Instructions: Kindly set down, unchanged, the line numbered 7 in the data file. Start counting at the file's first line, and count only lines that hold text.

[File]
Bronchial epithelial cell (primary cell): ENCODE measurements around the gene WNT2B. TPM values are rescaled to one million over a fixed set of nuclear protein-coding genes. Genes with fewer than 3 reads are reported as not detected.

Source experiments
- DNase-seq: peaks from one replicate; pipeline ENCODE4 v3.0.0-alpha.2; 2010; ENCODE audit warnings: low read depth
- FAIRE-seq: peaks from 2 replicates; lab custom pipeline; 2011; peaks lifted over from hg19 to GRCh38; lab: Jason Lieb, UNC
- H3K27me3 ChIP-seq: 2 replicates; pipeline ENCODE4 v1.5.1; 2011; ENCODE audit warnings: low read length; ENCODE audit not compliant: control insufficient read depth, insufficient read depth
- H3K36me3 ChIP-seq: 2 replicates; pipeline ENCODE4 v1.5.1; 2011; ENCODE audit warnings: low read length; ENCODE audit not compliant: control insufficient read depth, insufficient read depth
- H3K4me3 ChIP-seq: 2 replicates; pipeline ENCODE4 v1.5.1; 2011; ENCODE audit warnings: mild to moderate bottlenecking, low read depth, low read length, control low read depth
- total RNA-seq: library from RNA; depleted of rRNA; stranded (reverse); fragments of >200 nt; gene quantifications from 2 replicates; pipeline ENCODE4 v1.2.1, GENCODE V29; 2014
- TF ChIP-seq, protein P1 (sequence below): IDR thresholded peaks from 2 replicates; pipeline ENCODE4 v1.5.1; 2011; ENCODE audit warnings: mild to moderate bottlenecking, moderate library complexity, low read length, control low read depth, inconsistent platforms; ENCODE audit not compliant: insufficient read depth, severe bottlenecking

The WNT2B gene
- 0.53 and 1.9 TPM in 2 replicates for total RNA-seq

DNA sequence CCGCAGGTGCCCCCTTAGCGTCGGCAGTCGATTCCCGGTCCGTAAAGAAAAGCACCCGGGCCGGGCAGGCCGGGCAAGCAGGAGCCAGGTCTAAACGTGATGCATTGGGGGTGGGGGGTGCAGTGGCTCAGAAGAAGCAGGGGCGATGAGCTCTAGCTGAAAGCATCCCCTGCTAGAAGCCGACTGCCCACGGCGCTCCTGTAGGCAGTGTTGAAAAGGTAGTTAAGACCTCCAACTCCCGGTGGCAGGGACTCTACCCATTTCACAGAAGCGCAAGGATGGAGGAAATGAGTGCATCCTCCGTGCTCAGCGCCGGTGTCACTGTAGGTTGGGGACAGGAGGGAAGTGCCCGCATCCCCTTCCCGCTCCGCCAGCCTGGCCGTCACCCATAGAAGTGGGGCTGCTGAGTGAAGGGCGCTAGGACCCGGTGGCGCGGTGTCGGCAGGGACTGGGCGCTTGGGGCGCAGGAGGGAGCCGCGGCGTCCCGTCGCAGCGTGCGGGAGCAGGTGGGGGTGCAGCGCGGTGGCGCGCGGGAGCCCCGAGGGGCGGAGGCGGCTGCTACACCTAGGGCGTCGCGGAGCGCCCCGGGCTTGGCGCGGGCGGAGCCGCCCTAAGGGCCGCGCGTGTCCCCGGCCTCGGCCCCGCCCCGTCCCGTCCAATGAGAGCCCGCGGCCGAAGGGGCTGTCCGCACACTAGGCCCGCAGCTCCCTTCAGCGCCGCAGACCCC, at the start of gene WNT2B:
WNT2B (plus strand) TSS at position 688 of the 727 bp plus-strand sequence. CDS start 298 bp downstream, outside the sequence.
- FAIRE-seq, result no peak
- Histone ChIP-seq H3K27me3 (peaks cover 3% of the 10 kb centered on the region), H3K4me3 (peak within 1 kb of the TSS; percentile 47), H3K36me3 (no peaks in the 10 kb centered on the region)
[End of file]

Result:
- H3K4me3 ChIP-seq: 2 replicates; pipeline ENCODE4 v1.5.1; 2011; ENCODE audit warnings: mild to moderate bottlenecking, low read depth, low read length, control low read depth